Toktok driver in old cairo – Wikimedia Commons/Wael Kenawey Photography Toktok driver in old cairo – Wikimedia Commons/Wael Kenawey Photography

Toktok: Egypt's 14-year controversy

Mon, Nov. 19, 2018
CAIRO – 19 November 2018: The developed three-wheel auto rickshaw, known in Egypt as toktok, has drawn controversy in the country since it appeared across its cities in 2005. However, satisfying alternatives have not yet been given.

Toktoks have been seen as double-edged swords. People inhabiting slums, humble regions and even some classy districts think they are comparatively cheap, fast, widespread and available. Although this can all be real, others still believe they are dangerous as the majority of toktoks have been so far unlicensed.

Hamdy Arafa, a professor of local administration and consultant for the development of slums, said that the "republic" of toktoks in the North African country consists of 2.9 million toktoks, adding that only 111,000 toktoks are licensed.

This came during an interview with Wael al-Ebrashi on ON E TV on Saturday.
Commenting on the growing number of toktok drivers, Arafa said that there are 730,000 diploma graduates of commerce, industry and agriculture schools annually, adding that he thinks their university curricula were not linked to the labor market, so most of them go for other jobs.


MP Mamdouh al-Husseini, a member of the Parliament's Local Administration Committee, said that some of the toktoks' drivers have resorted to such unlicensed vehicles for kidnapping, theft, bullying and terrorism.

He appealed to officials to reduce the costs of licensing toktoks, affirming that the cost of a tokTok's license exceeds LE 7,000 ($394). The price of new tok-toks can range between LE 29,000 ($1,632) to LE 32,000 ($1,801), according to 2018 vehicles' prices, which means that a toktok driver has to pay about 21 percent of his vehicle's price to license it.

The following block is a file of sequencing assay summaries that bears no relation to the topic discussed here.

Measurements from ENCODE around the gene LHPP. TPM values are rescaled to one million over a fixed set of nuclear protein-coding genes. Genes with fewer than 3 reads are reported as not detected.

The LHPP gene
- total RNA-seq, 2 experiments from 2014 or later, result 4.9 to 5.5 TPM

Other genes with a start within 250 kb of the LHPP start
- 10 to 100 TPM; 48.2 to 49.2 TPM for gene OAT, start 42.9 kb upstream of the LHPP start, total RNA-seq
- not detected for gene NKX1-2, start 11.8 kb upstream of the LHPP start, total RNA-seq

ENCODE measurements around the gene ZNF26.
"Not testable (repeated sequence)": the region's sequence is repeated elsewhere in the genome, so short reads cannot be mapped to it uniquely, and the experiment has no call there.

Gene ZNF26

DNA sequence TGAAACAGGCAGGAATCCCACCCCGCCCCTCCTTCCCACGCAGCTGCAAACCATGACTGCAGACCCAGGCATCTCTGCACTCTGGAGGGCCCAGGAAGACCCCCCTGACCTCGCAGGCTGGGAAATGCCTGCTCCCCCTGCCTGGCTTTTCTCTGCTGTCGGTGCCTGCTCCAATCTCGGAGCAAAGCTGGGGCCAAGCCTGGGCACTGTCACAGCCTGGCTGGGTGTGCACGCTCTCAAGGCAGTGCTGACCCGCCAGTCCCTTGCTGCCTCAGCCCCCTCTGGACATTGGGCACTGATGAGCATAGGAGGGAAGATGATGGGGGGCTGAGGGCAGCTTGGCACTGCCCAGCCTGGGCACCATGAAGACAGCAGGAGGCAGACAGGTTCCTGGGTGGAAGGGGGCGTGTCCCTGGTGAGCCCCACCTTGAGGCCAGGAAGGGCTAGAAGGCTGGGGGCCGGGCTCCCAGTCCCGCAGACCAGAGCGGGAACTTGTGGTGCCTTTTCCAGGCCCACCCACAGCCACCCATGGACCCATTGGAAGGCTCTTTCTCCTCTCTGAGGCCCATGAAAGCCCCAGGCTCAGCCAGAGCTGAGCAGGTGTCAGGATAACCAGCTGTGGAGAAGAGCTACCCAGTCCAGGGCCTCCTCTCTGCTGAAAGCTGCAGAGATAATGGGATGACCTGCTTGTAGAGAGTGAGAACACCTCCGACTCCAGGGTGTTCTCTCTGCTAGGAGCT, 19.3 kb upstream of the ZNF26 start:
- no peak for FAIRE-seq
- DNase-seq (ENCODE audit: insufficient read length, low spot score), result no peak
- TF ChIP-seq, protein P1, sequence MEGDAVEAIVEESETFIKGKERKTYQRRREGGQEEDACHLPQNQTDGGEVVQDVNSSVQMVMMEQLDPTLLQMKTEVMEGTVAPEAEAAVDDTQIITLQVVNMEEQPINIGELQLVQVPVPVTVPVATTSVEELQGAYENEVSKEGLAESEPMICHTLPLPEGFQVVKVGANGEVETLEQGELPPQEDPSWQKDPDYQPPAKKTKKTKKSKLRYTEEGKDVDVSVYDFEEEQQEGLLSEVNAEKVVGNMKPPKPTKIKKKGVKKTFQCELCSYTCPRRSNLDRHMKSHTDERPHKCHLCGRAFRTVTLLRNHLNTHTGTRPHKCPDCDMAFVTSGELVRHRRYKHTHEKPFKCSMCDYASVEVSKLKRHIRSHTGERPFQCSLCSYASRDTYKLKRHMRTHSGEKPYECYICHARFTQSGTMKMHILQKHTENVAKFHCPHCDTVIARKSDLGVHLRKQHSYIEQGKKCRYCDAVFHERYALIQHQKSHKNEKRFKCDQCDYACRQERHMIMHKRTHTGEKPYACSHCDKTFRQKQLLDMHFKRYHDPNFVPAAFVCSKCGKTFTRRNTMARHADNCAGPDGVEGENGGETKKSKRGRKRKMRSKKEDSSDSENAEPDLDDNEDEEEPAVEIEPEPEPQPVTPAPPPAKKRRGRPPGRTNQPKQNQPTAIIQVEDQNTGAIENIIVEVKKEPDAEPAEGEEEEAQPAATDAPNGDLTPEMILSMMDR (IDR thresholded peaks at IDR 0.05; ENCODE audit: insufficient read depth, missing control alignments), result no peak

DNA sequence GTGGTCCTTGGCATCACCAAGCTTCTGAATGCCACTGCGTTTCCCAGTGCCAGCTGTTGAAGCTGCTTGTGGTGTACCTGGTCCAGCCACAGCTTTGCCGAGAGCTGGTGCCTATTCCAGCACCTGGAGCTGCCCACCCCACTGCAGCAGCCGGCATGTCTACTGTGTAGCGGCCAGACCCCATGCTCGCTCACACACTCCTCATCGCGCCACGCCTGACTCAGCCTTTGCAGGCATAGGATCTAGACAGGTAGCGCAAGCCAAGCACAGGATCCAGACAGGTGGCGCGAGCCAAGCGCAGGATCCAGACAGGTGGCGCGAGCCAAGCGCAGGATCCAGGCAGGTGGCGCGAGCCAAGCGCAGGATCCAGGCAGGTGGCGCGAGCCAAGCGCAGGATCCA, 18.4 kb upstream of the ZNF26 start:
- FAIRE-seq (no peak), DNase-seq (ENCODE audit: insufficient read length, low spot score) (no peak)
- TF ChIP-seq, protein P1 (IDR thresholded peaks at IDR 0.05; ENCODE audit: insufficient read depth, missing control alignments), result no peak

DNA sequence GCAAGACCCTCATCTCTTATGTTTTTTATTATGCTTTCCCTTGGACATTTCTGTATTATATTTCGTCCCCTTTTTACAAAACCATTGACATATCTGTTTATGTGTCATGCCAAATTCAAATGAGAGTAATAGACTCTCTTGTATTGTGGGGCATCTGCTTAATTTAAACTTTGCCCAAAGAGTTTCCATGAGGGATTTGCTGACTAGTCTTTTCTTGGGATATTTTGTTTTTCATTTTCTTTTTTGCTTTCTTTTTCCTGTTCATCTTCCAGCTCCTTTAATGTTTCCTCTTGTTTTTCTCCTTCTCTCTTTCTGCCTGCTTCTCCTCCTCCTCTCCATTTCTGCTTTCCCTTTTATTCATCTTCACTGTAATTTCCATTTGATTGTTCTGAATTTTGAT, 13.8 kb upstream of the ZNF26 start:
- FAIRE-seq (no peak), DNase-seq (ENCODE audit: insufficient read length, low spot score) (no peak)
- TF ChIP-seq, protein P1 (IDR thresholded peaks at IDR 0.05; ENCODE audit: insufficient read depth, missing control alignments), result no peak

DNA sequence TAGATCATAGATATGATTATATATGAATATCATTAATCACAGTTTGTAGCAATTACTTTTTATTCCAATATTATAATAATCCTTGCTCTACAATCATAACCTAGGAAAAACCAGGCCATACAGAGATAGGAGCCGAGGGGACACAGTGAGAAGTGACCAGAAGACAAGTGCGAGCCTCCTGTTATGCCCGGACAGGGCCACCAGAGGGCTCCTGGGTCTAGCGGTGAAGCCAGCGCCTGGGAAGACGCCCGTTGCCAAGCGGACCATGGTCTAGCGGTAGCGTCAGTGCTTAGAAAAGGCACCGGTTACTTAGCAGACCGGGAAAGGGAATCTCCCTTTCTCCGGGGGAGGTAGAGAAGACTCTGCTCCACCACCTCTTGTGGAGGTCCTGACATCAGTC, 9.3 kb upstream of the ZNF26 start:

During the same interview, Major General Emad Mahrous, Parliament's Transportation and Communications Committee's member, said that toktoks have become indispensable for people in some places.

Defending toktok drivers' rights, Mahrous said that toktoks have become legitimate in some of other countries, adding that the state until now allows the import of the three wheel vehicle.

A toktok is a common form of urban transportation. It is a development of the still available two-wheeled pulled rickshaw by which a runner draws a cart with a seat for one or two people. It is believed the pulled rickshaw was invented by Japan in the 19th century. Rickshaws then appeared in India, China and other big cities in Asia.

Bad record

Secretary of the Parliament’s Transportation Committee, Khaled Abdel Azeem, criticized the government in February for not taking actual steps to stop toktoks from plaguing Egyptian communities and turning them into slums.

The government could not set up an integrated plan to face the unjustified spread of toktoks, according to Abdel Azeem, although the government has warned repeatedly of the dangers toktoks pose to society.

Abdel Azeem wondered why the government has not applied the Industry Ministry’s 2014 decision to stop importing toktoks so as to take the first step towards ending the phenomenon. The ministry had decided in 2014 to ban toktoks for a year as it had been used in crimes and terrorist attacks, according to the government.

In November, 2017, a toktok caused the death of seven students when it plunged off a road into a conduit in Beheira governorate, Delta.

In September of the same year, while a police force was patrolling a town in Assiut, it suspected three people on a toktok, the ministry said in a statement. The three men opened fire at the force when it stopped them, according to the ministry. The force returned fire, killing one and wounding another. The third fled.

In the same month, a girl was killed and two others were severely injured after a toktok collided with a passenger train in Dishna, Qena, while trying to pass a railway crossing.

The U.S. Embassy in Colombo warned its citizens who were visiting Sri Lanka in June 2017 to avoid travelling alone in toktoks after a spate of sexual harassment complaints.

"The U.S. Embassy Colombo has been made aware of an increase in incidents involving toktok drivers in the Colombo area inappropriately touching female passengers," the embassy said in a statement.



Additional reporting by Egypt Today Staff
 
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